P.Mean: Another counter-intuitive probability problem (created 2010-07-04).

A recent article in Science News, rekindled the two children problem and offered an odd twist. Let me tackle the basic problem here and briefly outline the twist.

Here's the simple version. Suppose you have two children, one of whom is a boy. What is the probability that both children are boys? The obvious, but incorrect choice is 1/2. The correct answer is 1/3. How does this work? Consider that there are four possible families of two, GG, BG, GB, BB. Each of these is equally likely. Eliminate the first event GG, and the remaining three events, BG, GB, BB are still equally likely.

Wording is important here. You could have said "Suppose you have at least one boy, what is the probability that you have two boys" and all of a sudden the obvious answer doesn't seem so obvious anymore. Also note that if you change the wording to "Suppose the first one is a boy, what is the probability that both are boys" is NOT the same as the original question and with this wording the probability is indeed 1/2.

The correct answer can also be verified by a simple experiment that was conducted by Marilyn Vos Savant. She asked all her male readers who had exactly one sibling what the sex of their sibling was. And about 1/3 of her readers said their sibling was also a male.

One comment about this story posted on the Facebook page of someone linking to this article was typical of the reaction that this sort of puzzle creates.

Are they all on crack, or are they kidding? Birth order? It's never mentioned, and wouldn't be an issue anyway. If you have two children, and one is a boy, the odds are 1/2 that you have two boys. That 1/3 and other insanity wouldn't come into play unless they were part of the original question. These are the kind of "clever" people who get hired because they seem smart, then run a business into the ground.

You can calculate the probability without referring to birth order if you like. The three events, two boys, two girls, and a mix are NOT equally likely, as a mix has probability 1/2, twice as large as either of the other two events. So why would you expect that after the two girl possibility was removed that the two remaining choices would suddenly shift from being unequal to being equal? A mix would still be twice as likely as two boys and since the total probability must equal 1, the answer must be 2/3 mix, 1/3 two boys.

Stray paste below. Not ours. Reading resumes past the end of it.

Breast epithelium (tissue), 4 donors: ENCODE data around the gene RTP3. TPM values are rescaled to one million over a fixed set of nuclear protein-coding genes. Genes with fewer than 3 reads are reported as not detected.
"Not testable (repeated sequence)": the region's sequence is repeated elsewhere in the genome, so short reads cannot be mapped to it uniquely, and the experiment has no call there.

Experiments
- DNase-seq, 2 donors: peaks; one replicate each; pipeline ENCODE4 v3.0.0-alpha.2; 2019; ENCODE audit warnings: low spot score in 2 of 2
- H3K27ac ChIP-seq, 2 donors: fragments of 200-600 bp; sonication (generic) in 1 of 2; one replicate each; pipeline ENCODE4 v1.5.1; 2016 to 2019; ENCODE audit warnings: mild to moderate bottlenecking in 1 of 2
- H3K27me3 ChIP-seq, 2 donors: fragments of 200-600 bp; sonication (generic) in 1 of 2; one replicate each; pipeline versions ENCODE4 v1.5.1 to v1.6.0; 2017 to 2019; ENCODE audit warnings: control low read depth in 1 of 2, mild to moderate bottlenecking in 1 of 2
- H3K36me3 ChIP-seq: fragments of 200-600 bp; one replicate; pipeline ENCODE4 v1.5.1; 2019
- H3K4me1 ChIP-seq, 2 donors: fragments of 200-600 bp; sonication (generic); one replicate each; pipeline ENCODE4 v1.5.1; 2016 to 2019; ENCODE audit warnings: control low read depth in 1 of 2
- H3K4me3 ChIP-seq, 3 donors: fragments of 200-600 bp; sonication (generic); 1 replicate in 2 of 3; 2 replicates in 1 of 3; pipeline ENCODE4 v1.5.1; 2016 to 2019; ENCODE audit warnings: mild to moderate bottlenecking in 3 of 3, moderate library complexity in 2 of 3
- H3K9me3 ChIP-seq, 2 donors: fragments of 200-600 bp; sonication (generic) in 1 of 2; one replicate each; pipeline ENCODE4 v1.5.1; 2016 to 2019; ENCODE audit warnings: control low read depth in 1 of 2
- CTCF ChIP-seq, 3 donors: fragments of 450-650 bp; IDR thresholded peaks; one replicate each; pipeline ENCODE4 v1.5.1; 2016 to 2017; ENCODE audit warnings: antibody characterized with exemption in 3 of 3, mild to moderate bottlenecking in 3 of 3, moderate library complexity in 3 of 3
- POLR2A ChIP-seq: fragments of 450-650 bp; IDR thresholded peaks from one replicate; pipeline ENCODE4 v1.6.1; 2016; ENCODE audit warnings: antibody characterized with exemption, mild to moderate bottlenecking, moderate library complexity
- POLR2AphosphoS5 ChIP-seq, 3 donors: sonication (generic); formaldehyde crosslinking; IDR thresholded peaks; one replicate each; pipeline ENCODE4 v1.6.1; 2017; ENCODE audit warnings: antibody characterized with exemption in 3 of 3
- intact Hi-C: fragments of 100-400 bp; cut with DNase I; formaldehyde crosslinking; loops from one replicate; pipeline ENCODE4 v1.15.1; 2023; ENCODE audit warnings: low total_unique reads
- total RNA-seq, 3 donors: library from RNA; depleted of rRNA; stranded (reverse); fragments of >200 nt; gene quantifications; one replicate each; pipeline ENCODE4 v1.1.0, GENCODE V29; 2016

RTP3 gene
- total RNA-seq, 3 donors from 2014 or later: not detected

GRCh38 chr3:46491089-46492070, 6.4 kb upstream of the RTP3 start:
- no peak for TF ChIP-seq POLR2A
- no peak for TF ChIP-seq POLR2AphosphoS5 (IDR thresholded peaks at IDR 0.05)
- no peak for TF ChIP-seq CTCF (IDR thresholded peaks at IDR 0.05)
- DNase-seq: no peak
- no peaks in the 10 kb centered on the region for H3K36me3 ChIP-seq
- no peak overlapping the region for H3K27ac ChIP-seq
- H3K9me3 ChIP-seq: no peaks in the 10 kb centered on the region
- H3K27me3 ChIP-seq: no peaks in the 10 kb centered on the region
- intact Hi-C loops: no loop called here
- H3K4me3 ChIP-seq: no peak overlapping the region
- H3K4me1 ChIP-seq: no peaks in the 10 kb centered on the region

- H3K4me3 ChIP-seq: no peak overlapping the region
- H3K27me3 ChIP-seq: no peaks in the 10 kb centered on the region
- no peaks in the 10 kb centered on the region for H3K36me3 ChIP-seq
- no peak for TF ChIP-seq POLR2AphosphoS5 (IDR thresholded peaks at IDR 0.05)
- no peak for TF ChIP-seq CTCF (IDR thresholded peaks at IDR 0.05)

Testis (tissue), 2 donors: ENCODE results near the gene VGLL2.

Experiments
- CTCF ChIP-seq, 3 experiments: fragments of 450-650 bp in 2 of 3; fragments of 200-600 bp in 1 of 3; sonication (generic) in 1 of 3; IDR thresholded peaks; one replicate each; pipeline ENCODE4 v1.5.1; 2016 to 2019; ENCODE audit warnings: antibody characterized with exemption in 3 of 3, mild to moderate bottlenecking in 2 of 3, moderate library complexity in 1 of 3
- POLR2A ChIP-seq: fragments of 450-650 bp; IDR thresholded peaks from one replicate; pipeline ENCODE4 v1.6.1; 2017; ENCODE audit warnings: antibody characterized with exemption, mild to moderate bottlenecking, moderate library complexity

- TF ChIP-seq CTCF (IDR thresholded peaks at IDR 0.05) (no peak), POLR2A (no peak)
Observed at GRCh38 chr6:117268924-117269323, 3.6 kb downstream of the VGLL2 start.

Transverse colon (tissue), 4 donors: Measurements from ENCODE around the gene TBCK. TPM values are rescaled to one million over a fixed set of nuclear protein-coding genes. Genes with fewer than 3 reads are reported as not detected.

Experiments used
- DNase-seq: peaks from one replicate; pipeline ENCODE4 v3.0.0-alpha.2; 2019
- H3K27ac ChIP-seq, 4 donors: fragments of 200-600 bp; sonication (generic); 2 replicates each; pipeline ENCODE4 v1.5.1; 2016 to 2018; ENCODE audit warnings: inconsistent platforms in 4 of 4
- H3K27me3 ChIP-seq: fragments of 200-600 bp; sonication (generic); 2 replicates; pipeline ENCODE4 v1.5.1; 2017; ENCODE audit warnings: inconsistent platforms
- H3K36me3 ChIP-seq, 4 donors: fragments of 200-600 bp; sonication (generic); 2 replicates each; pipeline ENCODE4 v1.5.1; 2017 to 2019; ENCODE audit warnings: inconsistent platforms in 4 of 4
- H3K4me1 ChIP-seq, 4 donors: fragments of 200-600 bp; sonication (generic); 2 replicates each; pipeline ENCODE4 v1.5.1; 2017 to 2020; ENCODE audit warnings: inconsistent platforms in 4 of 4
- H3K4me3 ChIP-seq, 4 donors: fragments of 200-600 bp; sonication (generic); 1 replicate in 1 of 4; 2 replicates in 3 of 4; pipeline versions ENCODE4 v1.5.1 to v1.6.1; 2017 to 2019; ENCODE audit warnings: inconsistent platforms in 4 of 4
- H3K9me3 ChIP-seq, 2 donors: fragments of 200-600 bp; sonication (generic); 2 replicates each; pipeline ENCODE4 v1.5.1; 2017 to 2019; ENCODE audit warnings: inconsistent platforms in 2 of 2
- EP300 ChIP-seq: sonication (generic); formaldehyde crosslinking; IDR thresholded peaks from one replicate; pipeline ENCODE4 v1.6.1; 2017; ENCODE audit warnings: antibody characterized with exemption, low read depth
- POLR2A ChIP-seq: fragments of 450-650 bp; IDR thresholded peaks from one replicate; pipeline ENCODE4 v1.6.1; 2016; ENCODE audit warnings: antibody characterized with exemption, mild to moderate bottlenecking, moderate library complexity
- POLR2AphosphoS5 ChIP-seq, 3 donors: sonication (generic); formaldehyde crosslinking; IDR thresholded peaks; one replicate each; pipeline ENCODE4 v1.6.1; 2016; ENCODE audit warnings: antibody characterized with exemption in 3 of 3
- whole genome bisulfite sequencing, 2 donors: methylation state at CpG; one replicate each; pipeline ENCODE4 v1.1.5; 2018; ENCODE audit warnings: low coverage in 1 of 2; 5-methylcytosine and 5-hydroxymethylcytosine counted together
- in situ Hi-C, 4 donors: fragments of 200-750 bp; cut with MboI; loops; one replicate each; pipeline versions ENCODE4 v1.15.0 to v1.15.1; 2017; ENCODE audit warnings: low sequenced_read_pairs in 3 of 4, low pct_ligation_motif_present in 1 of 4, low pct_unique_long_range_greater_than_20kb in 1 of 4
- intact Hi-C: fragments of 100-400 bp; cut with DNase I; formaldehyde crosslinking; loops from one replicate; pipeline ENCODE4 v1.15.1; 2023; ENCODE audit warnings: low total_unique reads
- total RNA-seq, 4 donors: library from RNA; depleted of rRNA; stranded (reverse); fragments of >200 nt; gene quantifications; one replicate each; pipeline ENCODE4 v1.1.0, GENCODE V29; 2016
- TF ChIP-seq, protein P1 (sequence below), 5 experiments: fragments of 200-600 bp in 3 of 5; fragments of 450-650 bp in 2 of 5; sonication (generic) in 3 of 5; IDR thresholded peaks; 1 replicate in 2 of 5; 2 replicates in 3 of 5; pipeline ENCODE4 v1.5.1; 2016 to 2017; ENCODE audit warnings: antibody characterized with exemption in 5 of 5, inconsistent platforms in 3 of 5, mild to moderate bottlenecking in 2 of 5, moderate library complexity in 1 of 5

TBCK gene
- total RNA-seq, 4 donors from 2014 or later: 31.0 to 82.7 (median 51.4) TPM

A mathematical calculation provides the same answer. Recall that

P[A | B] = P[A and B] / P[B].

So for this particular problem, you have

P[Two boys | At least one boy] =

P[Two boys AND At least one boy] / P[At least one boy] =

P[Two boys] / P[At least one boy] =

(1/4) / (3/4) =

1/3

Let's look at the twist, now. I have two children, one of whom is a son born on a Tuesday. What is the probability that I have two boys? They are seven days in the week and four possible families of size 2. You can list the 7*7*4 possible families, using the convention that uppercase is a boy and lower case is a girl.

  1. MO MO
  2. MO mo
  3. mo MO
  4. mo mo
  5. MO TU
  6. MO tu
  7. mo TU
  8. mo tu
  9. MO WE
  10. MO we
  11. mo WE
  12. mo we
  13. MO TH
  14. MO th
  15. mo TH
  16. mo th
  17. MO FR
  18. MO fr
  19. mo FR
  20. mo fr
  21. MO SA
  22. MO sa
  23. mo SA
  24. mo sa
  25. MO SU
  26. MO su
  27. mo SU
  28. mo su
  29. TU MO
  30. TU mo
  31. tu MO
  32. tu mo
  33. TU TU
  34. TU tu
  35. tu TU
  36. tu tu
  37. TU WE
  38. TU we
  39. tu WE
  40. tu we
  41. TU TH
  42. TU th
  43. tu TH
  44. tu th
  45. TU FR
  46. TU fr
  47. tu FR
  48. tu fr
  49. TU SA
  50. TU sa
  51. tu SA
  52. tu sa
  53. TU SU
  54. TU su
  55. tu SU
  56. tu su
  57. WE MO
  58. WE mo
  59. we MO
  60. we mo
  61. WE TU
  62. WE tu
  63. we TU
  64. we tu
  65. WE WE
  66. WE we
  67. we WE
  68. we we
  69. WE TH
  70. WE th
  71. we TH
  72. we th
  73. WE FR
  74. WE fr
  75. we FR
  76. we fr
  77. WE SA
  78. WE sa
  79. we SA
  80. we sa
  81. WE SU
  82. WE su
  83. we SU
  84. we su
  85. TH MO
  86. TH mo
  87. th MO
  88. th mo
  89. TH TU
  90. TH tu
  91. th TU
  92. th tu
  93. TH WE
  94. TH we
  95. th WE
  96. th we
  97. TH TH
  98. TH th